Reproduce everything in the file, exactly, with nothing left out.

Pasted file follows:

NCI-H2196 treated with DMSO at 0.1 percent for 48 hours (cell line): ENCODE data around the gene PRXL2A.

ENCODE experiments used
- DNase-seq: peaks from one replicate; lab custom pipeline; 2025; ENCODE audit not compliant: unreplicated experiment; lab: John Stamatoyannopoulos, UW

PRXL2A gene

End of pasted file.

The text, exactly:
NCI-H2196 treated with DMSO at 0.1 percent for 48 hours (cell line): ENCODE data around the gene PRXL2A.

ENCODE experiments used
- DNase-seq: peaks from one replicate; lab custom pipeline; 2025; ENCODE audit not compliant: unreplicated experiment; lab: John Stamatoyannopoulos, UW

PRXL2A gene